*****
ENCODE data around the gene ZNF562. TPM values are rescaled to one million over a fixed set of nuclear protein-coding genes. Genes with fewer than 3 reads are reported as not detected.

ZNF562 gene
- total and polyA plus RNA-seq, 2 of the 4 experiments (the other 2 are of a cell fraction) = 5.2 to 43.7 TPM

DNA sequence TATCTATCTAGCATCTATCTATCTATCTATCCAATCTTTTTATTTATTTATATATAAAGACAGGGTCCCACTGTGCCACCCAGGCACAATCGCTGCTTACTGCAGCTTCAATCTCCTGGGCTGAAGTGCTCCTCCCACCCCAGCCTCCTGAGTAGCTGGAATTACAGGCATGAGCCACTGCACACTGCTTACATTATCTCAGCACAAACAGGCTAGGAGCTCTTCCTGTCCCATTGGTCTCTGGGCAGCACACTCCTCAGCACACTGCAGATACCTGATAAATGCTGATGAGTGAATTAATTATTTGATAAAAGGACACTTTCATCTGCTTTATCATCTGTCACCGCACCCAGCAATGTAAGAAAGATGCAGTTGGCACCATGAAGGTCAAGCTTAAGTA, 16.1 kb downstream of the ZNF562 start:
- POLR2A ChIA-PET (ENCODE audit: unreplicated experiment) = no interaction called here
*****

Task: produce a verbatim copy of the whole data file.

ENCODE data around the gene ZNF562. TPM values are rescaled to one million over a fixed set of nuclear protein-coding genes. Genes with fewer than 3 reads are reported as not detected.

ZNF562 gene
- total and polyA plus RNA-seq, 2 of the 4 experiments (the other 2 are of a cell fraction) = 5.2 to 43.7 TPM

DNA sequence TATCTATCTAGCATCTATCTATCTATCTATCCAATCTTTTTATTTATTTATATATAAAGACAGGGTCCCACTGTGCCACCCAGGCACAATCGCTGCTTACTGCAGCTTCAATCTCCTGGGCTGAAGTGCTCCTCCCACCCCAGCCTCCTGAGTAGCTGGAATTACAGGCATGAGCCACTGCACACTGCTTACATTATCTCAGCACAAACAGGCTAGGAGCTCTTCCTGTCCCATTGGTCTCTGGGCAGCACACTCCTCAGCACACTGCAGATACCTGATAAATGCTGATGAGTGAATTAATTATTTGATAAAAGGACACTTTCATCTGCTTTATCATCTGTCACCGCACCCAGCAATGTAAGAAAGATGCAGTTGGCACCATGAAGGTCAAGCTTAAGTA, 16.1 kb downstream of the ZNF562 start:
- POLR2A ChIA-PET (ENCODE audit: unreplicated experiment) = no interaction called here